SaaS – The Five Things That Should Happen in 2014 | Gaining Altitude in the Cloud

Posted On January 23, 2014

Keying off 2013 market activities and indications, following are five SaaS developments I anticipate we’ll witness in 2014:

1) Blurring of SaaS and on-premise: With the quintessential poster boy of cloud computing and SaaS, Salesforce.com, announcing a partnership with HP whereby customers can now choose to have their “dedicated infrastructure” within a Salesforce.com data center, the true SaaS premise is dead. However, rather than quibbling and mindless debate on further defining true SaaS, SaaS vendors will realize the potential of this market in which a “dedicated” SaaS solution is required. Though Salesforce.com has always shied away from creating a true on-premise version of its SaaS offering, other vendors do offer on-premise and SaaS version. This blurring of boundaries will further continue in 2014.

2) Battle of architectures: Oracle, a company that always denounced cloud computing, has suddenly found a love for it, and has acquired (and will continue to acquire) numerous SaaS vendors. (Note that this nothing different from its on-premise strategy, e.g., remember JD Edwards and  PeopleSoft?). However, Oracle for long has criticized Salesforce.com’s approach of creating application-based multi-tenancy. With the introduction of Oracle 12c (c denoting cloud), Oracle’s marketing machinery is going to town explaining how its database-driven multi-tenancy is better than typical application-based architecture. In 2014, we should see more the lines in the sand being drawn.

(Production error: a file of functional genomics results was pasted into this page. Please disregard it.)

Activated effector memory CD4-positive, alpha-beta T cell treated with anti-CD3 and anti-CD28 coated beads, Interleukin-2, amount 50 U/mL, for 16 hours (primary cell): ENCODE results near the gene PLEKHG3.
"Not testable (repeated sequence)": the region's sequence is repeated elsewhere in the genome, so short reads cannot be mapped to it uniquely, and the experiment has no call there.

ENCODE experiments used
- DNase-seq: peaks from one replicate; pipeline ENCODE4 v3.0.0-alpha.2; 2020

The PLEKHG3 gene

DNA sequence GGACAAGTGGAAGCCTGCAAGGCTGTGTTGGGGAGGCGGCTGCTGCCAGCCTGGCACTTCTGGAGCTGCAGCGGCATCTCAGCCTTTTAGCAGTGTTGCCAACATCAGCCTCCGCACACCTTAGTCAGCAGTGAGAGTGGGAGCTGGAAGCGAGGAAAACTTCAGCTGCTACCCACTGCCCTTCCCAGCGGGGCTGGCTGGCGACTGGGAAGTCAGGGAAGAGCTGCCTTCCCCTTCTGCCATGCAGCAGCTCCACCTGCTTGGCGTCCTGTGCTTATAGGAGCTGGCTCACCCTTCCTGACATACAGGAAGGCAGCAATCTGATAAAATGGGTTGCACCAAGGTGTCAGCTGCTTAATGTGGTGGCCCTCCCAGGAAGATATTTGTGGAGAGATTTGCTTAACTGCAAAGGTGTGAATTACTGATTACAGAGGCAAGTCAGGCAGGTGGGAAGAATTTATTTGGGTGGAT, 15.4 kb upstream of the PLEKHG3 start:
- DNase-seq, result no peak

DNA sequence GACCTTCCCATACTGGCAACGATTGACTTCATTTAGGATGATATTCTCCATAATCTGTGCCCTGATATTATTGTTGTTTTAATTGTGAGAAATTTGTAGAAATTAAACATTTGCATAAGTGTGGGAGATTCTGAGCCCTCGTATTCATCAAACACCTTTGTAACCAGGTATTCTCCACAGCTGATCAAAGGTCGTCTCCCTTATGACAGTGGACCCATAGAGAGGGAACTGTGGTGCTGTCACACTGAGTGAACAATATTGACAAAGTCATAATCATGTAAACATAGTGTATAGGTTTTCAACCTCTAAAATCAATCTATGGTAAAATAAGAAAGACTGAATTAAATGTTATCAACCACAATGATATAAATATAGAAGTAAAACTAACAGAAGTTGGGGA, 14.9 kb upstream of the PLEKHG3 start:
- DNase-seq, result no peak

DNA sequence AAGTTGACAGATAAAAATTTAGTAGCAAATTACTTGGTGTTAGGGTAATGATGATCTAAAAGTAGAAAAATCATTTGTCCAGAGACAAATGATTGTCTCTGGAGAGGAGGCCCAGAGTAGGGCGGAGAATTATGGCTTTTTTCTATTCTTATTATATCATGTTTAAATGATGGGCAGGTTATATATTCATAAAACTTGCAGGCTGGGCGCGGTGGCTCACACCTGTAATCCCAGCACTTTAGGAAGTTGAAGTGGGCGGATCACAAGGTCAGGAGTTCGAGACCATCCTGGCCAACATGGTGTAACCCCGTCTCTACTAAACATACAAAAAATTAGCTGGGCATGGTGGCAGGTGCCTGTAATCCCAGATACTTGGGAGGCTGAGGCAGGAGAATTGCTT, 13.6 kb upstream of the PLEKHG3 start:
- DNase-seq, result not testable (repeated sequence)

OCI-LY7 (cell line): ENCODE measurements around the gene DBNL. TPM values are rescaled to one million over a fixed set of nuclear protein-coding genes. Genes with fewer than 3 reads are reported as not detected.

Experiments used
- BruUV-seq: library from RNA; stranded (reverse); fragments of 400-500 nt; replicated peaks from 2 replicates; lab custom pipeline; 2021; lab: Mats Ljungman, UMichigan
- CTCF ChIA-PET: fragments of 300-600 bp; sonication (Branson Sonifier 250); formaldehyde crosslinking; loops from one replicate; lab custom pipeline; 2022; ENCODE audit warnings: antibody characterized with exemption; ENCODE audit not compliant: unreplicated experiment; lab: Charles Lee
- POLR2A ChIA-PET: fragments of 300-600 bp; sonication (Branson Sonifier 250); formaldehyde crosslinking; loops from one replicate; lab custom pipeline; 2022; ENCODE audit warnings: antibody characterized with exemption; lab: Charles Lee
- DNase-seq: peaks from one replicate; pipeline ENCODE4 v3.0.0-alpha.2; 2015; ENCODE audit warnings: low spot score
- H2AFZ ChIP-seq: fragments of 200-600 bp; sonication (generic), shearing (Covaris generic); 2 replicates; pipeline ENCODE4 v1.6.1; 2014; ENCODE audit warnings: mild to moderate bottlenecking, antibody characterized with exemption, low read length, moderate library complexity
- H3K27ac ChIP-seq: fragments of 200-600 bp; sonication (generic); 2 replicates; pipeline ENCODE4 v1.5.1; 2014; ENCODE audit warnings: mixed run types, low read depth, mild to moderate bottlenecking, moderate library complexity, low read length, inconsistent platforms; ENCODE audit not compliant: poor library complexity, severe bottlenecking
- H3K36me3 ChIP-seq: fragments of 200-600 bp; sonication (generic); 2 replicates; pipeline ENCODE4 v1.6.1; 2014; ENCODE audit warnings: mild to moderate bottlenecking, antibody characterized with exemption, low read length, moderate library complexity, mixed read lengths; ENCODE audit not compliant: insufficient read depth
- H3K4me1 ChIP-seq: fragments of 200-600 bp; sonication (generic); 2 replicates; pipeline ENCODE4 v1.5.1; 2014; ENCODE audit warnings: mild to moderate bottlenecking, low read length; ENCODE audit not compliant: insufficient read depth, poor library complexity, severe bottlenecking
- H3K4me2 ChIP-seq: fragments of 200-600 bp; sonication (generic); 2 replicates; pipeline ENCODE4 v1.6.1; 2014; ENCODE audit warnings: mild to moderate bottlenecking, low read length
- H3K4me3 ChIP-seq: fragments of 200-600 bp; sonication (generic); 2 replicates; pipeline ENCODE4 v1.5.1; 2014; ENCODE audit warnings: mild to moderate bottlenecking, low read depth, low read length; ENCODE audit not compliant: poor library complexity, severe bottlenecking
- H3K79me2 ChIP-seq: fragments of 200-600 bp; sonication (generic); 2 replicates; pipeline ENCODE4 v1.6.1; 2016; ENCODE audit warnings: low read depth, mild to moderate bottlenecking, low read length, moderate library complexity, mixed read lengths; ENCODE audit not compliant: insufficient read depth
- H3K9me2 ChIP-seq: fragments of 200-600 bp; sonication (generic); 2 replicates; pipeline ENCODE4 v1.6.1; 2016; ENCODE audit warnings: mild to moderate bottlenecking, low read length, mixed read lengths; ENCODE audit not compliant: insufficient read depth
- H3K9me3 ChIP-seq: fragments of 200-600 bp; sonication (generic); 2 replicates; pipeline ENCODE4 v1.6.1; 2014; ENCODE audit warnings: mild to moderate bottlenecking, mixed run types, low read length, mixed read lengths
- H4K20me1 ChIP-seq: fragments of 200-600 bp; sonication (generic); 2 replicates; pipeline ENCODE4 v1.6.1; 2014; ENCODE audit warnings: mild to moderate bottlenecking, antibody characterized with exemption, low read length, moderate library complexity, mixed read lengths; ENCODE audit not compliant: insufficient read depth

3) Indirect sales: Most SaaS vendors are running in losses, and understand that their sales and marketing expenses (~30-40 percent of revenue) are exorbitant. They will realize the importance of indirect sales channels such as system integrators and partners to further drive adoption of their offerings. Given the strategic partnerships of Salesforce.com, Workday, and NetSuite with large system integrators such as Accenture, Wipro, Deloitte, and niche providers such as Bluewolf, 2014 should see increase in the depth of these partnerships.

4) Churn management: Despite soft lock-in, SaaS providers are witnessing high churn rates. To be fair, some of the churn is attributable to clients’ unwillingness to adopt SaaS models once the pilot run is over. In 2014, we’ll see SaaS providers investing more time and energy in maintaining their existing customer relationships.

5) Enhanced functionality: This is a multi-year, multi-decade evolution for the SaaS ecosystem. In the past decade, SaaS providers have included many types of functionality that were earlier considered to be unsuitable for this model. In 2014, vendors will continue to evolve their offerings, including introducing industry-specific vertical flavors whenever possible. However, given the opportunities in the horizontal SaaS space (CRM, salesforce automation, marketing, HCM, etc.), most SaaS vendors will gain the lion’s share of their growth in enhanced horizontal functionality.

Everest Group Executive Viewpoints icon Related Articles